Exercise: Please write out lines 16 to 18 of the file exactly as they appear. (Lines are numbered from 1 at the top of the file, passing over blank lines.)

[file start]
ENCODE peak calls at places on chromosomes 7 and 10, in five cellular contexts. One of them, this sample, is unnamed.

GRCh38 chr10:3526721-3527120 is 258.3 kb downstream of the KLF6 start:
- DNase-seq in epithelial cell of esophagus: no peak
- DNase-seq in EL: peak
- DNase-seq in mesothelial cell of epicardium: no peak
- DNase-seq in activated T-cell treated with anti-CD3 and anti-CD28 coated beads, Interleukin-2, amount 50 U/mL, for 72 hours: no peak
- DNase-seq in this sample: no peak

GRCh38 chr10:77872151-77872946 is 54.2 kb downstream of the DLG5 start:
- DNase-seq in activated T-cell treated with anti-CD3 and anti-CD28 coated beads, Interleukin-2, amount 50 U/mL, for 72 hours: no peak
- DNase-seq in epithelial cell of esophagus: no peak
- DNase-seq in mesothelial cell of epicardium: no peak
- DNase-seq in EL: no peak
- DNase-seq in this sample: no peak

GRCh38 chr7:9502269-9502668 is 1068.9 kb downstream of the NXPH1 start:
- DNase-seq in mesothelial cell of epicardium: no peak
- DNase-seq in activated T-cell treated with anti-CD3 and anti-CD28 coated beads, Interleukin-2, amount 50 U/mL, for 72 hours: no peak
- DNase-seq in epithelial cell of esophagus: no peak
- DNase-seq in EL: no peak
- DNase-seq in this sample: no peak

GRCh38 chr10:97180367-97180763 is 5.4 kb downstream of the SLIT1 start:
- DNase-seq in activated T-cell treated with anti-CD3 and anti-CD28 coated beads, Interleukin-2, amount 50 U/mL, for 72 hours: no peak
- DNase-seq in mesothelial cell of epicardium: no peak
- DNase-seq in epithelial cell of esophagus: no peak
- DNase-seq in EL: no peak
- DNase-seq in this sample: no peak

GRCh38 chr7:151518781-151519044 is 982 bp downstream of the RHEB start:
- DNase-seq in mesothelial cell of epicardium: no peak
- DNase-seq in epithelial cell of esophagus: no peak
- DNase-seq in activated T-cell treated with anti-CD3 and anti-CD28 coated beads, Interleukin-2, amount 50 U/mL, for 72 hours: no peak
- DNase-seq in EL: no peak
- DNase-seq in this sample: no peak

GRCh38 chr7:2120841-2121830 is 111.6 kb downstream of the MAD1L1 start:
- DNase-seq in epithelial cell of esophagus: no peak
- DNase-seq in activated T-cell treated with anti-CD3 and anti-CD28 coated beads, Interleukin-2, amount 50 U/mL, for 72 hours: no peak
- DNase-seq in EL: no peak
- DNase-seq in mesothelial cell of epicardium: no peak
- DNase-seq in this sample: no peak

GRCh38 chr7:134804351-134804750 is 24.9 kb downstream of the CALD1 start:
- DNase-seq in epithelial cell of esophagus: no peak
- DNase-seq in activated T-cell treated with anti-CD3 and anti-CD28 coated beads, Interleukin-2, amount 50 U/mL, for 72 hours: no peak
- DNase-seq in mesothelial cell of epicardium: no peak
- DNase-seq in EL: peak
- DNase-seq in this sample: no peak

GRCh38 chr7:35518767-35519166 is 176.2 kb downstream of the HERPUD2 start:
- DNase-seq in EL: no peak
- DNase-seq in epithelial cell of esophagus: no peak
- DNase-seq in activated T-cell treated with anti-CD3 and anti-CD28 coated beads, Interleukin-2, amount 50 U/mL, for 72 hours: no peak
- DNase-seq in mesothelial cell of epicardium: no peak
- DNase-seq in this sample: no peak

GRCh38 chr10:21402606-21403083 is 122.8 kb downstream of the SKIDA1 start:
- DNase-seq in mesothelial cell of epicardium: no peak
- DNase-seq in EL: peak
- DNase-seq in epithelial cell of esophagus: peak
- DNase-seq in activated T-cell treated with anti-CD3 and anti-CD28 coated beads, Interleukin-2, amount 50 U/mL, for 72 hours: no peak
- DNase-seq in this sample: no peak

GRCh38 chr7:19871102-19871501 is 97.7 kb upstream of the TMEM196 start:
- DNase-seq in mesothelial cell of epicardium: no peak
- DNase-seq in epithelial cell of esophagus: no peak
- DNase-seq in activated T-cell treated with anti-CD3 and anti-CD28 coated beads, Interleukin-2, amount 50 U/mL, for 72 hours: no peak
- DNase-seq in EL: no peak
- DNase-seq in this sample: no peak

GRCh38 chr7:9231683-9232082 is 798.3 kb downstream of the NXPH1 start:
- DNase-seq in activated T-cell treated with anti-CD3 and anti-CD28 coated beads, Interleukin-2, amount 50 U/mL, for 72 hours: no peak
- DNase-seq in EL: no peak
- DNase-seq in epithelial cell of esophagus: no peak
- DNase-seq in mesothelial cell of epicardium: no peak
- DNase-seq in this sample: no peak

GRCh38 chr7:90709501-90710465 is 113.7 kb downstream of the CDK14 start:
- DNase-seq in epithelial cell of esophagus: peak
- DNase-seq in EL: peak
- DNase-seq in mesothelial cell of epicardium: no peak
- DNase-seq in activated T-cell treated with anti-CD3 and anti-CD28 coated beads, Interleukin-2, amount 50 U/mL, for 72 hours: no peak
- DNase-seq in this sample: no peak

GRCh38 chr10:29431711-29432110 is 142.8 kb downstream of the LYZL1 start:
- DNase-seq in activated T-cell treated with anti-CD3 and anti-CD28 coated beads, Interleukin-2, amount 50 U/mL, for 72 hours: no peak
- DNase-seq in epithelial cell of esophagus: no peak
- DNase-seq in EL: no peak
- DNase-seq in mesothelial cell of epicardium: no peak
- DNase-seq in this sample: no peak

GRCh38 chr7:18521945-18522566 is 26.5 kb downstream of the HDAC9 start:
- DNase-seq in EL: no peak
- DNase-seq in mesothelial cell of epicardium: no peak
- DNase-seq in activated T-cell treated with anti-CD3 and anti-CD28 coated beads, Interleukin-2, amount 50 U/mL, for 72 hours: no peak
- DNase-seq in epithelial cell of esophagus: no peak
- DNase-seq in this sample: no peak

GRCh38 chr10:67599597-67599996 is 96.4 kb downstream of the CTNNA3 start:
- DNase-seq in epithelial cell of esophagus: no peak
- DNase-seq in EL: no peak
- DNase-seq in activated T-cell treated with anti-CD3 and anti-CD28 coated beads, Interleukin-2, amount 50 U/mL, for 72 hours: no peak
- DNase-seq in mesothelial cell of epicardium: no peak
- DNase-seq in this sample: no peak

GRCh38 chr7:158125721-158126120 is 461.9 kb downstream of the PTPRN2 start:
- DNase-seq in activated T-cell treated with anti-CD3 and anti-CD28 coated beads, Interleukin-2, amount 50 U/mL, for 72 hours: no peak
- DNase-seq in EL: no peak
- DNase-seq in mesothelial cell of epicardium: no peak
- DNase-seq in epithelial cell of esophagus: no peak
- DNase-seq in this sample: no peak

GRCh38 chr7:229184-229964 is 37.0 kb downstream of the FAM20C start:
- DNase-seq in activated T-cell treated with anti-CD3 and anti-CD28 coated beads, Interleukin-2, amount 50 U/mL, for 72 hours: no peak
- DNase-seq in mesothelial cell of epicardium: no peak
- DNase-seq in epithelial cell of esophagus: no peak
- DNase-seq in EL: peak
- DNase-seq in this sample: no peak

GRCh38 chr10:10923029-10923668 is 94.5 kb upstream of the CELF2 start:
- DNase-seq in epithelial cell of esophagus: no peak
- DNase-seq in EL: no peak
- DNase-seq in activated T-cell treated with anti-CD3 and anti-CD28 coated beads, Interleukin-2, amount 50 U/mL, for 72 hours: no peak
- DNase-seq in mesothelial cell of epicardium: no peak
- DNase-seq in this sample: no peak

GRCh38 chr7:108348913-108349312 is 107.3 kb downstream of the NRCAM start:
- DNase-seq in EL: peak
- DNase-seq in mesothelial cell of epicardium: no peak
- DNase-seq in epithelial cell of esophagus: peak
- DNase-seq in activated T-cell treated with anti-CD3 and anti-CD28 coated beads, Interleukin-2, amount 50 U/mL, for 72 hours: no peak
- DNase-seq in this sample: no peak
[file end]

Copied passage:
- DNase-seq in activated T-cell treated with anti-CD3 and anti-CD28 coated beads, Interleukin-2, amount 50 U/mL, for 72 hours: no peak
- DNase-seq in epithelial cell of esophagus: no peak
- DNase-seq in EL: no peak